A LinearProbe probe object computes the appropriate bin to inspect with each probe attempt. If a computed bin number (h) is already occupied, then linear probing resolves the collision by choosing bin (h + p*delta) % tableSize where delta is a preassigned constant and p is the probe number. For example, if delta is "3", then inserting an element into the array would place the element in the first open bin of the series h, h+3, h+6, .... All of these bin numbers are computed modulo b thus treating the array as a circular structure. We use the term chain to describe the number of probes that are required to properly place an element into the array.

The following table shows the results of inserting the 641 strings for keys2 into hashtables of different sizes while keeping a delta value of 1.

array size
chain size
max chain
average search
time (ms.)
711704.1864 313.61
676355.29127 565.89

As the number of bins, b approaches n, the number of collisions increases. The striking figure is the last column, which computes the average time needed to query all 213,557 words. While the average number of probes is still quite small, there are some elements that require O(n) number of probes. Clearly, the user has some control of the situation, at the expense of choosing a sufficiently large array to use.

The choice of delta is not critical. Consider the following table which shows results for different delta values for four specific array sizes.

 Table Size: 641  Table Size: 1283  Table Size: 2557  Table Size: 5113 
 Delta Average Max AverageMax AverageMax AverageMax

My advice is to choose an array size that is about 4-8 times as large as expected, since this should not only reduce the total number of probes but the variability in the number of probes used to place each item. Once the hash table array is constructed, the maximum chain within the array determines the time to determine whether an element exists. Here one trades off extra (unused) space to achieve reduced number of probes.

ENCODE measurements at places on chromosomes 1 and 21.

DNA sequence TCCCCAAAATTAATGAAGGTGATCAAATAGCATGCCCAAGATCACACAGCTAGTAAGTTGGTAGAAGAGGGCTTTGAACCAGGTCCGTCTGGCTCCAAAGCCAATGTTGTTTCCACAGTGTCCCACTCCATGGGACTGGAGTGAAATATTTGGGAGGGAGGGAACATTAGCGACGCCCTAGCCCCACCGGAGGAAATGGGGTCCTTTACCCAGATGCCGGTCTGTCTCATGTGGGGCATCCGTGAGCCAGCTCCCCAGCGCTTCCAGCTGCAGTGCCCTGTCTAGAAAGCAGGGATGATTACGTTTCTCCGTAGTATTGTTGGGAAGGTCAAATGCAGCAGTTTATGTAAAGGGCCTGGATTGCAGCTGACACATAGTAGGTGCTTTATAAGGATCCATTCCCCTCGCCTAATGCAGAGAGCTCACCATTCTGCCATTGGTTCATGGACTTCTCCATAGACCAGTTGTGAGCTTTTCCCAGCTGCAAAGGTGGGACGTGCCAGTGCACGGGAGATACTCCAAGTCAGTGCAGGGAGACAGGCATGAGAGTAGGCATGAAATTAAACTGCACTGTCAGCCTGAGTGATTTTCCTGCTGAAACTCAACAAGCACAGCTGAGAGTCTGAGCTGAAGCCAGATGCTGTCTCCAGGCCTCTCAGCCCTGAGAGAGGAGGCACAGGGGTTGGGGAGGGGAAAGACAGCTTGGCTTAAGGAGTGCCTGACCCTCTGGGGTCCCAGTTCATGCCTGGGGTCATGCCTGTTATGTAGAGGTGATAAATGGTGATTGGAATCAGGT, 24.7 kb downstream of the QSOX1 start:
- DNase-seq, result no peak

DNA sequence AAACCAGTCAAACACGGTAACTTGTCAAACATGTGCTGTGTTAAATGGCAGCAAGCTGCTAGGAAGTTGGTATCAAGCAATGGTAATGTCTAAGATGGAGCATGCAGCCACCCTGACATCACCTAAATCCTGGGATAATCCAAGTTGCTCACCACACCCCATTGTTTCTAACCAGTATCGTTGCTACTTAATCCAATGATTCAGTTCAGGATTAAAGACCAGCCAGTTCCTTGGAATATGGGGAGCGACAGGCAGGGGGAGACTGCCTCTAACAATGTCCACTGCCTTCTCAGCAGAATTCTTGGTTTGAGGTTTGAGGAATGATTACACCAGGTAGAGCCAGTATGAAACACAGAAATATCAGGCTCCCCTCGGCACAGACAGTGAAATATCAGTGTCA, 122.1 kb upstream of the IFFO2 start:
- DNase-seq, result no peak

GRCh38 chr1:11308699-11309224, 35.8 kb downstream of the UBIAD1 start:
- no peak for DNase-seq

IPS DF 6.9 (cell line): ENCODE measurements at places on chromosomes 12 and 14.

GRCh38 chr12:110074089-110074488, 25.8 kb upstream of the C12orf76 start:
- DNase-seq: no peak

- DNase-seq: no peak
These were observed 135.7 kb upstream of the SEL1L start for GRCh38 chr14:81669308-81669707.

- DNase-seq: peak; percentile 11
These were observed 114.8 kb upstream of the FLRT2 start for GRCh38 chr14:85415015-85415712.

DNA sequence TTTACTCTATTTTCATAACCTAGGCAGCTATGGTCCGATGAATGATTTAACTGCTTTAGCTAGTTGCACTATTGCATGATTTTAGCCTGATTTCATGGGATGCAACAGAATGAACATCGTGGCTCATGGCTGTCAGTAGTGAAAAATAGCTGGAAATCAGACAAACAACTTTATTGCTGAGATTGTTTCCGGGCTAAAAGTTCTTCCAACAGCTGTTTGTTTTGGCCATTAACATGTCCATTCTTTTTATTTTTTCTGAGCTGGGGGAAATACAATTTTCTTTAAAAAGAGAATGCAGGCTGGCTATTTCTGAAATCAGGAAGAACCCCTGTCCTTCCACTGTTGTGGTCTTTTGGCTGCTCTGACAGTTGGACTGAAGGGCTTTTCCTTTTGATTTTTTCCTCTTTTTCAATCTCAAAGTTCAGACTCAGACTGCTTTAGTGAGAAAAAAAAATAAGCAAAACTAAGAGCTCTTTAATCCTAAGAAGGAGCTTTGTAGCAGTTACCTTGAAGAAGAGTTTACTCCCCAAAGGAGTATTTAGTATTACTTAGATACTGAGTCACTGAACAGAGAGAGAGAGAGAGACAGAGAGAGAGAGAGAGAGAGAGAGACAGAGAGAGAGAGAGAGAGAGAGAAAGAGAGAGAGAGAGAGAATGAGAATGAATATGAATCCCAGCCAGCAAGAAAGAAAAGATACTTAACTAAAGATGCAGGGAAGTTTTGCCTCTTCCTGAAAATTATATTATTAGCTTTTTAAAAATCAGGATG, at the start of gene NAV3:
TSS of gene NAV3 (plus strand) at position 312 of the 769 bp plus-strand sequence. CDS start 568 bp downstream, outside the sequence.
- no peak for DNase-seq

Hash-based Search: Quadratic Probing

Quadratic probing attempts to avoid the clustering that occurs when using a linear probe. A quadratic probe computes the pth bin using a formula of the form: ((int)(hash + c1*p + c2*p*p)) % tableSize where c1 and c2 are floating point coefficients. In the examples for this column, we choose two commonly used quadratic functions: (a) c1 = c2 = ½;(b) c2 = c2 = 1. As with linear probing, the computed result is normalized it to fit within one of the b bins. If we re-execute the trials for keys2 we have the following result:

  average chain sizemax chain sizeaverage search
time (ms.)
array size
q2 =½
q2 =½
q2 =½

Quadratic probing initially is just a bit less efficient than linear probing, but after a crossover point (when the array is twice as large as the number of elements it contains) its growth rate is much better. In the final case, using quadratic probing performs almost five times as fast as linear probing. One must still be cautious, however, in ensuring that the selected coefficients produces an efficient distribution of elements to the bins. For example, when c1 = c2 = 1, the resulting behavior is more similar to linear probing, and for b = 658, this quadratic probing function only allows 621 of the slots to be filled before it fails to locate a suitable empty slot when attempting to insert the 622nd word.

Hash-based Search: Collision Lists

Hash-based Search can choose to resolve collisions instead by constructing lists to store all elements whose computed hash function returns the identical value. This is the approach implemented by the java.util.Hashtable class provided with the Java Development Kit (JDK).